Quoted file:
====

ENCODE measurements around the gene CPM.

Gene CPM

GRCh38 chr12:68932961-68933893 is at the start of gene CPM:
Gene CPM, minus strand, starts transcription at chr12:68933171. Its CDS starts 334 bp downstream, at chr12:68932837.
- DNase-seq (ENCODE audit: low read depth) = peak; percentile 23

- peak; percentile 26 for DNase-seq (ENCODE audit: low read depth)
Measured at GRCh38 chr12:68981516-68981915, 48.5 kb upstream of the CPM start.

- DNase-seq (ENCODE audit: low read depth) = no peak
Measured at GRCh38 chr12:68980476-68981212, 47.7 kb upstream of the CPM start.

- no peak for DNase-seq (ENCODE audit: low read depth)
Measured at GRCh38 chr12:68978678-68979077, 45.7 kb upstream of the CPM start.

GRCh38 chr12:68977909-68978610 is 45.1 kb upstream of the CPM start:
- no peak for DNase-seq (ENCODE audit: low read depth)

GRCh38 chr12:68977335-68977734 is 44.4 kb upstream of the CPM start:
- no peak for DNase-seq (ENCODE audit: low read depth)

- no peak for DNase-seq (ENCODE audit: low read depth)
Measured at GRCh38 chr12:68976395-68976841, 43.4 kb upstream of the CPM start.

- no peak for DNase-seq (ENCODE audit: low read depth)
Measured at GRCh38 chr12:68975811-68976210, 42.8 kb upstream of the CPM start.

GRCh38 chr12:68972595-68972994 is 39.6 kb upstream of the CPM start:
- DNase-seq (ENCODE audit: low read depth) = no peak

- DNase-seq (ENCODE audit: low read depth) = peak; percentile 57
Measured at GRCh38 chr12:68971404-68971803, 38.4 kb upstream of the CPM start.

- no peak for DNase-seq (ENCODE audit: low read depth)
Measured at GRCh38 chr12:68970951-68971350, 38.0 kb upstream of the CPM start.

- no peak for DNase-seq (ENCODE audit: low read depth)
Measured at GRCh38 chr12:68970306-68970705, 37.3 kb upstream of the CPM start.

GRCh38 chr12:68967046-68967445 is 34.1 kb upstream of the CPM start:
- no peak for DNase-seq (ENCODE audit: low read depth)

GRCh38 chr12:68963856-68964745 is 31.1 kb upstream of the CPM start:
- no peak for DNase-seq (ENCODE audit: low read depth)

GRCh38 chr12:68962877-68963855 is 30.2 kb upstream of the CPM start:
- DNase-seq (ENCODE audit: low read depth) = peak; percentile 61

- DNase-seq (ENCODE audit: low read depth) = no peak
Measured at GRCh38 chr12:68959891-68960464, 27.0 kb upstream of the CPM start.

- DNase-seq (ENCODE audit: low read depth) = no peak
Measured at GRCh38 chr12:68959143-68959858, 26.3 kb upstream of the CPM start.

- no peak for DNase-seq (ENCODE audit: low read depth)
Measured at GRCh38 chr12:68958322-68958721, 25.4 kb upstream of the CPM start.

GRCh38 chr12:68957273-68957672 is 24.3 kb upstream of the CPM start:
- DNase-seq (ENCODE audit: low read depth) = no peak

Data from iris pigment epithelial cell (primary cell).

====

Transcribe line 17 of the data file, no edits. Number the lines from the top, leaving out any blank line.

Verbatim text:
Measured at GRCh38 chr12:68976395-68976841, 43.4 kb upstream of the CPM start.